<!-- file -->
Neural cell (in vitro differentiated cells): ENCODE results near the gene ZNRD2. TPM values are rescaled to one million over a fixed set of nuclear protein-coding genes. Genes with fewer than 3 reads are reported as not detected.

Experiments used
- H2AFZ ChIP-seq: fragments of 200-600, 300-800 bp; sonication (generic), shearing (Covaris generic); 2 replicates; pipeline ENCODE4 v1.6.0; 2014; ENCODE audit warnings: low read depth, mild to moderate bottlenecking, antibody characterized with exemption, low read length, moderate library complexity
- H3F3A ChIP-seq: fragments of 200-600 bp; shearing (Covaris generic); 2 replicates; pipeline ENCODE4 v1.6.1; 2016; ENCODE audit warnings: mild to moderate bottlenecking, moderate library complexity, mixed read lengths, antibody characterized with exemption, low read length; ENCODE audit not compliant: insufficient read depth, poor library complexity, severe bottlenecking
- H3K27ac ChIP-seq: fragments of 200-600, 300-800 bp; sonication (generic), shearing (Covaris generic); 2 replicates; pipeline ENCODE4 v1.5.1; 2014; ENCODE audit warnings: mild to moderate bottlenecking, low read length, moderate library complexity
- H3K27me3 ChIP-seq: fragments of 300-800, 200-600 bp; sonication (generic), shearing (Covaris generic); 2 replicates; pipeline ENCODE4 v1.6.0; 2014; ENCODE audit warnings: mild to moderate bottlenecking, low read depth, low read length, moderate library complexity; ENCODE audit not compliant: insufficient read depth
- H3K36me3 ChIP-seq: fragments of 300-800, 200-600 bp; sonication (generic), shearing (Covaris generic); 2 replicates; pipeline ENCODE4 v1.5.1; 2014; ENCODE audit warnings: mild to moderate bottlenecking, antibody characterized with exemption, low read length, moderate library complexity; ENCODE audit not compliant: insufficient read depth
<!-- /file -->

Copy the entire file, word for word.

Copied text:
Neural cell (in vitro differentiated cells): ENCODE results near the gene ZNRD2. TPM values are rescaled to one million over a fixed set of nuclear protein-coding genes. Genes with fewer than 3 reads are reported as not detected.

Experiments used
- H2AFZ ChIP-seq: fragments of 200-600, 300-800 bp; sonication (generic), shearing (Covaris generic); 2 replicates; pipeline ENCODE4 v1.6.0; 2014; ENCODE audit warnings: low read depth, mild to moderate bottlenecking, antibody characterized with exemption, low read length, moderate library complexity
- H3F3A ChIP-seq: fragments of 200-600 bp; shearing (Covaris generic); 2 replicates; pipeline ENCODE4 v1.6.1; 2016; ENCODE audit warnings: mild to moderate bottlenecking, moderate library complexity, mixed read lengths, antibody characterized with exemption, low read length; ENCODE audit not compliant: insufficient read depth, poor library complexity, severe bottlenecking
- H3K27ac ChIP-seq: fragments of 200-600, 300-800 bp; sonication (generic), shearing (Covaris generic); 2 replicates; pipeline ENCODE4 v1.5.1; 2014; ENCODE audit warnings: mild to moderate bottlenecking, low read length, moderate library complexity
- H3K27me3 ChIP-seq: fragments of 300-800, 200-600 bp; sonication (generic), shearing (Covaris generic); 2 replicates; pipeline ENCODE4 v1.6.0; 2014; ENCODE audit warnings: mild to moderate bottlenecking, low read depth, low read length, moderate library complexity; ENCODE audit not compliant: insufficient read depth
- H3K36me3 ChIP-seq: fragments of 300-800, 200-600 bp; sonication (generic), shearing (Covaris generic); 2 replicates; pipeline ENCODE4 v1.5.1; 2014; ENCODE audit warnings: mild to moderate bottlenecking, antibody characterized with exemption, low read length, moderate library complexity; ENCODE audit not compliant: insufficient read depth